Have plenty of easy-to-eat snacks on hand Some seniors prefer to graze throughout the day rather than eat full meals. Keep plenty of healthy, delicious, and easy-to-eat snacks available. After all, the challenge is to get enough calories into them. Make milkshakes or smoothies If chewing is difficult or tiring, even with small pieces of food, consider serving more liquid-y foods. Warning: This is not a solution for those with dysphagia swallowing problems.
Getting seniors who have no appetite to eat is a big challenge. Im now caring for my Dad after he had a stroke. His appetite has been bad, he complains nothing tastes good. I love the smoothie idea and hope he likes it too.
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Thank you so much! So glad these suggestions are helpful! I have found that pureed cream soups work well. I use heavy whipping cream for the calorie density. This is not helping my issue. Her appetite is nothing is appealing.
And when she does try.. I now axienty and stress has a lot to do with it. But her foods are not what u mention. Smoothies is a no. Milkshakes yes.. She needs the nutrients in her daily meals. I well just have to try on my own. You may want to consult a doctor to find out the cause of her lack of appetite and her swallowing problems.
My mother had the same issues. She ended up being weak and went to hospital with her potassium and sodium being really low. She complained that everything got stuck in her throat as she ate less and less and got weak.
Hospital ran tons of test and said her throat was good but she had beginning stages of dementia. They told me to have her swallow hard as they though liquid was remaining had the base of her throat a little, maybe from allergies. We later found out she had thrush and she was given medicine for it. I try and give her yogurt.
I got her the tasty fruit flavored yogurt and put it in a bowl and told her it was pudding. She tried it and liked it. Although she had always said she hated yogurt. Off and on she has the thinks get stuck in her throat and I tell her to swallow hard and it seems to work so that she eats enough.
The smoothie idea is great. I can add coconut oil to them easily which seems helpful for her.
I have found that cutting food into smaller pieces, using processors to soften or puree some foods can mean the difference between eating one or two bites or more. I also add honey or Xylitol to sweeten some things and that seems helpful.
I had to do everything by the seat of my pants! Thank you so much for your kind words and support! This represents The cost of national healthcare is not only hefty — it is expanding. As healthcare costs increase and compete with other demands on a shrinking budget for common goods, some observers are worried about the sustainability of the system. This claim cannot be entirely dismissed. This acceleration is the result of the baby boomers, who began retiring in and will be well into old age by Predictably, the older the patient, the higher the average cost. Provinces and territories spend almost 46 percent of all public-sector healthcare dollars on seniors.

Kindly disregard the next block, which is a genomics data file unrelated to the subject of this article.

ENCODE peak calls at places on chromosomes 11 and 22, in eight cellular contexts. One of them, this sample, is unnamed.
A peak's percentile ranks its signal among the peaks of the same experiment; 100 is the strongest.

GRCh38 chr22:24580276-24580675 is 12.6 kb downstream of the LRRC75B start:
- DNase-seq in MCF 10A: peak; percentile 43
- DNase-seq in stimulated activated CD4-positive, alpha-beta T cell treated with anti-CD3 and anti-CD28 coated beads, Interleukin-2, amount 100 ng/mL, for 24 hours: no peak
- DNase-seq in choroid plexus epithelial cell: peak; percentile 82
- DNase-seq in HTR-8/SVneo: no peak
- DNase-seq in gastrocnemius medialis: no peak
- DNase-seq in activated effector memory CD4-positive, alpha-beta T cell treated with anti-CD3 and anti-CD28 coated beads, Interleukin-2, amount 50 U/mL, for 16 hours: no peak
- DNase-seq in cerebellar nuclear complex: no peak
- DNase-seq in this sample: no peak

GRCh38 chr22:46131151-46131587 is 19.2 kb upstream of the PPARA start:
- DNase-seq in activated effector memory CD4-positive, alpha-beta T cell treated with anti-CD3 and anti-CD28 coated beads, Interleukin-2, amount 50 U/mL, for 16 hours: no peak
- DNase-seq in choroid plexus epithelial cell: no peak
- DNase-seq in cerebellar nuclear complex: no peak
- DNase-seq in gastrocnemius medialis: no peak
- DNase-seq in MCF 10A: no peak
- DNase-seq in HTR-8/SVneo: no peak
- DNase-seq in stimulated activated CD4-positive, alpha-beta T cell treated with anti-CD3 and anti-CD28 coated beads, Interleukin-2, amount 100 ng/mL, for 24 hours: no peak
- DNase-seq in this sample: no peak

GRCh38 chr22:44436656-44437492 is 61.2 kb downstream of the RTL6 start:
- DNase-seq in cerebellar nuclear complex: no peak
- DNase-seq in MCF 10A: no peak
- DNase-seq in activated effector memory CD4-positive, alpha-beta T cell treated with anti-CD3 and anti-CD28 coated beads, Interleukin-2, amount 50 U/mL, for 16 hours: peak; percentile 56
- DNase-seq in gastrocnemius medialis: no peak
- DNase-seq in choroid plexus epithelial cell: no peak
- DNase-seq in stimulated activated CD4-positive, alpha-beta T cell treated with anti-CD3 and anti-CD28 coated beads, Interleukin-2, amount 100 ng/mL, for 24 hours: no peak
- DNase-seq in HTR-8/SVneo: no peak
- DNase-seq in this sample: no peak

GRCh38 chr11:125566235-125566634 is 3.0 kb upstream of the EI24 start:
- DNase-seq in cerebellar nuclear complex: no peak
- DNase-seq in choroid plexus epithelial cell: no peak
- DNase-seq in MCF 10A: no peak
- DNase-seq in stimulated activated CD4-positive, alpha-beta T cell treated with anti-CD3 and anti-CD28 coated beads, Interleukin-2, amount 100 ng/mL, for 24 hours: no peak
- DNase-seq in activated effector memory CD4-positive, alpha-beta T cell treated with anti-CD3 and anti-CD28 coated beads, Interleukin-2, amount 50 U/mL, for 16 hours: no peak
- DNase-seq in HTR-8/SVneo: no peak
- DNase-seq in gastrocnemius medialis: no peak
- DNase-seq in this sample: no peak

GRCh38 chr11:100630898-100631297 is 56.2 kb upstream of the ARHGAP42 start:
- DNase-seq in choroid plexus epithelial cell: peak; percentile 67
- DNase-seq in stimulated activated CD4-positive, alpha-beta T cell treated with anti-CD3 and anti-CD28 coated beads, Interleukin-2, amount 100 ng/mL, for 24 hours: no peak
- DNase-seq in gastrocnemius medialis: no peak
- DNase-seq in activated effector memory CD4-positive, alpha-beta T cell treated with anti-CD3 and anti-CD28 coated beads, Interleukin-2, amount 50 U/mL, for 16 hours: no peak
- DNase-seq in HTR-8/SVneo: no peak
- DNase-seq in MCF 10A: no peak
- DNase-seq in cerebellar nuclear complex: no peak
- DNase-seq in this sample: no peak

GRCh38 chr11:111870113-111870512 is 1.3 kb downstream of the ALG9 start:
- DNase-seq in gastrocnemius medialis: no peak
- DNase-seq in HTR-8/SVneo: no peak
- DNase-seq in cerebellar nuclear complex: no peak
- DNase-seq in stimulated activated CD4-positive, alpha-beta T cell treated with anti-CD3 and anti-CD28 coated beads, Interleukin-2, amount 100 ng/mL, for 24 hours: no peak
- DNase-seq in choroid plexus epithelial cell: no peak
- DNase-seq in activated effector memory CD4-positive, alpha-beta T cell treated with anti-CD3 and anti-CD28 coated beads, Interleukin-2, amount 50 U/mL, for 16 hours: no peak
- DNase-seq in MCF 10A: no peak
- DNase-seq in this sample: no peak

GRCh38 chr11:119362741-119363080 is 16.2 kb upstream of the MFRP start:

Are seniors an unsustainable burden on the shrinking welfare state? Are they to blame for mounting costs?
Is ageism justified by what appear to be unambiguous figures? Or is it unjustified because the picture is more complex? Is the problem, then, that we have too many elderly patients, or that we have too many elderly patients with low incomes? Where else may we look for answers? As it turns out, an exclusive focus on healthcare costs for seniors obscures other, more accurate reasons for spiraling healthcare costs.
First, improvements in community health, nutrition, disease prevention, and health promotion push up standards of living for everyone and create the conditions that enable people to live longer. Investments in public health and public services, like clean water and sanitation, are stronger assurances of a healthy population than any vaccination program. That we have a growing number of seniors who benefit from these conditions signals the advantages in maintaining these standards. Second, there is a trend toward smaller families. On average, the fertility rate is 1.
With fewer children and youth, the elderly population is growing larger in proportion to other segments of the population. The bulge in the age pyramid is steadily creeping upward as baby boomers age. Third, while acute infectious diseases can be eliminated or effectively controlled, it is not so with the chronic conditions that affect the elderly. As people live longer, they tend to die of lingering illnesses, such as heart disease, stroke, dementia, cancer, diabetes, and arthritis.
Diseases of ageing demand allocation of a large proportion of hospital beds, drugs, and long-term support. Fourth, seniors are not the only patients who use more complex and costly services; all patients do.